Finally, British No.1 Cameron Norri will begin his quest against Czech qualifier Tomas Machac and could play Seb Korda in the third round who beat him at Queen’s last week.

The bottom half of the men’s draw, which includes Djokovic, will play their first matches on Monday followed by the top half on Tuesday.

Projected rounds

Fourth round

  • Carlos Alcaraz ESP vs Alex de Minaur AUS
  • Frances Tiafoe USA vs Holger Rune DEN
  • Cameron Norrie GBR vs Stefanos Tsitsipas GRE
  • Casper Ruud NOR vs Borna Coric CRO
  • Taylor Fritz USA vs Jannik Sinner ITA
  • Felix Auger-Aliassime CAN vs Andrey Rublev RUS
  • Novak Djokovic SRB vs Lorenzo Musetti ITA

Quarter-finals

  • Carlos Alcaraz ESP vs Holger Rune DEN
  • Daniil Medvedev RUS vs Stefanos Tsitsipas GRE
  • Casper Ruud NOR vs Jannik Sinner ITA
  • Novak Djokovic SRB vs Andrey Rublev RUS

Full draw

source – wimbledon.com

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Carlos Alcaraz In Doubt For Madrid Open Title Defence

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Carlos Alcaraz admits that he is not certain if he will be ready in time to play at next week’s Madrid Masters.

The 20-year-old is yet to play a clay tournament in Europe due to a forearm injury which ruled him out of both Monte Carlo and Barcelona. He hurt his right arm whilst training shortly before the Monte Carlo event began. 

It is the latest in a series of injury issues that has affected Alcaraz throughout his young career. Since the start of 2023, he has also been derailed by issues with his abdominal, hamstring, post-traumatic arthritis in his left hand and muscular discomfort in his spine.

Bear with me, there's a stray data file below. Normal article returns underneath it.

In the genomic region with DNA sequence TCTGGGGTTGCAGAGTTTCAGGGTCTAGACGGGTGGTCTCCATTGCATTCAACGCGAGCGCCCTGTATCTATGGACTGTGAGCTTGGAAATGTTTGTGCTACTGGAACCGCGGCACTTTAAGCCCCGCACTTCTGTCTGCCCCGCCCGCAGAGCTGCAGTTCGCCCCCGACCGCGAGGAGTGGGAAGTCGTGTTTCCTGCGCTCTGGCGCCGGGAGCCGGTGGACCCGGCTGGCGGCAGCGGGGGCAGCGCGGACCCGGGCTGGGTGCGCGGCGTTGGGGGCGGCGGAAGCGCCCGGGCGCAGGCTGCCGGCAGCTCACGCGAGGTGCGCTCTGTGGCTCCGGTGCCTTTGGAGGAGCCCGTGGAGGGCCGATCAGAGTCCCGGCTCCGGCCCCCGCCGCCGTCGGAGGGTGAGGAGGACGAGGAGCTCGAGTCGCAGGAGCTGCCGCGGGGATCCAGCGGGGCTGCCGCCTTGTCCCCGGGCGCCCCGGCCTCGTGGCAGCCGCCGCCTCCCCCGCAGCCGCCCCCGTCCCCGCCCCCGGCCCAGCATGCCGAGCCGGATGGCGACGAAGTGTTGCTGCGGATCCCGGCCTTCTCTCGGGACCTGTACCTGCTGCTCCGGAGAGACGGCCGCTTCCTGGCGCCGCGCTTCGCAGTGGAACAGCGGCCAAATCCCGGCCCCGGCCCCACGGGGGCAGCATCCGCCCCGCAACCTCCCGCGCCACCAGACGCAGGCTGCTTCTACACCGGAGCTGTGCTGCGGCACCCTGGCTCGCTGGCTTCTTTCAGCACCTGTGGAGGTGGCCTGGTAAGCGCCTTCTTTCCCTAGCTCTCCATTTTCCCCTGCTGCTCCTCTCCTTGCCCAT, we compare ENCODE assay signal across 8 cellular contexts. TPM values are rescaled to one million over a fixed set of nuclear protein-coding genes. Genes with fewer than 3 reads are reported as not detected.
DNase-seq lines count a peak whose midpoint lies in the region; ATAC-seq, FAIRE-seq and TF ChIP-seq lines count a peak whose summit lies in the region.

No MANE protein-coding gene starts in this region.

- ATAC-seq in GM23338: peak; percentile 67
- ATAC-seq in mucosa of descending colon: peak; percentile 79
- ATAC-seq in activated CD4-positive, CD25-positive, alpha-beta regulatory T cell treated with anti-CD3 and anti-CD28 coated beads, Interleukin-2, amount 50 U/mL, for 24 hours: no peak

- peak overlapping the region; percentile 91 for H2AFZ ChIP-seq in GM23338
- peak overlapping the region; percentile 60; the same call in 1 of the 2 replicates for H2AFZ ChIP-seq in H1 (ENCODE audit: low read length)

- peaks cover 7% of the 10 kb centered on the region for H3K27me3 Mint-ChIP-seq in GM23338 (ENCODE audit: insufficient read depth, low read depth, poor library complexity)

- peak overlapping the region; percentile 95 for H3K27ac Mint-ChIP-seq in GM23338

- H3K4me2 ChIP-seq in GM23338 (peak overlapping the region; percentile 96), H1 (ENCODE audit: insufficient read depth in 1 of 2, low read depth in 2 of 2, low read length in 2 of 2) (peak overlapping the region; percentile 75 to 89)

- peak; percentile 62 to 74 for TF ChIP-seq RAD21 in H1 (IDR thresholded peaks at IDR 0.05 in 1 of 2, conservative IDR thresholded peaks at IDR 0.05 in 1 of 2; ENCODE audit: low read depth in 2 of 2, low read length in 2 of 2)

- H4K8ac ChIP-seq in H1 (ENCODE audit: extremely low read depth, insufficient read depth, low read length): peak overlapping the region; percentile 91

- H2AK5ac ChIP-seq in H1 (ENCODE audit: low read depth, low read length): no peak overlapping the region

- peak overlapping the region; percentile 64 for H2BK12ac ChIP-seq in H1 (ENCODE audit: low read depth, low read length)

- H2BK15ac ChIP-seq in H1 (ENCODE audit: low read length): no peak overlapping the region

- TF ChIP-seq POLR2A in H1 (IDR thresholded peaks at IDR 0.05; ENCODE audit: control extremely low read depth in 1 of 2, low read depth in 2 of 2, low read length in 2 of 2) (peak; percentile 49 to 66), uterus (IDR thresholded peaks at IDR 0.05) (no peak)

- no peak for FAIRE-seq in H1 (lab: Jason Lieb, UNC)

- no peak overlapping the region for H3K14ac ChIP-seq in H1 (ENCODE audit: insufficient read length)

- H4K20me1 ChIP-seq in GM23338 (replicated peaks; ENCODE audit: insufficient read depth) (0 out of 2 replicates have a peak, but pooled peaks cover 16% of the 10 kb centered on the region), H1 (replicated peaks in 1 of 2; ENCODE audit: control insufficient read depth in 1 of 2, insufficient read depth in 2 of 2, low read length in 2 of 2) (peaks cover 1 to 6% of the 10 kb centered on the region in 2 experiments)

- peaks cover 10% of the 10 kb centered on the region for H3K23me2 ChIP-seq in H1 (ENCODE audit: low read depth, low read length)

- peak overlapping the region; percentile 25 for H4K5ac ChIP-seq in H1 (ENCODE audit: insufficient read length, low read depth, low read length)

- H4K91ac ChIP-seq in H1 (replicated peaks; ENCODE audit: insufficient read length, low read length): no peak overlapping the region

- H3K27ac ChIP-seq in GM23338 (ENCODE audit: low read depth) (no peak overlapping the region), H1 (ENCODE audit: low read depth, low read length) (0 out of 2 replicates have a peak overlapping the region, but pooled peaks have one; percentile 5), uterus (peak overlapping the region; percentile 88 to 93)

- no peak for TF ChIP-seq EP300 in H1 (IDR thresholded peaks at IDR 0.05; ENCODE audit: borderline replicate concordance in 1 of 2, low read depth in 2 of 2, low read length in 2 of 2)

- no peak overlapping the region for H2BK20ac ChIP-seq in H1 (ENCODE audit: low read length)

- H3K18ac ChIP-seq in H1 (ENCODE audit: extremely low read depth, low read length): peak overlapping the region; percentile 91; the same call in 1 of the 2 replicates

“My feeling isn’t right, but it is what it is. Now I’m fully focused on recovery and I have a little more time,” Alcaraz told reporters in Barcelona on Monday.
“My goal is to try and go to the Madrid Open, but at the moment nothing is certain. I was given specific recovery times and I’ve respected them, but I haven’t felt good. I don’t want to get ahead of myself.
“I can’t say I’ll be 100% in Madrid, but that’s my intention. We’ll train and do everything we can so that the feelings improve so I can play a match … It’s also a very special tournament for me.”

Alcaraz has won the past two editions of the Madrid Open, which is classed as a Masters 1000 event. In 2022 he defeated Alexander Zverev in the final and then 12 months later he beat Jan-Lennard Struff in the title match.

The setback comes after what has been a steady start to the year for Alcaraz who has reached the quarter-finals or better in four out of five tournaments played. He successfully defended his title in Indian Wells and then reached the semi-finals in Miami. 

Should he not play in Madrid, it is likely that the Spaniard will lose his No.2 spot to Jannik Sinner who is just over 100 points behind him in the standings. He will still have the chance to play a clay-court event before the French Open with Rome taking place early next month. 

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Olympic Qualification Is Not the Only Goal For French Veteran Gael Monfils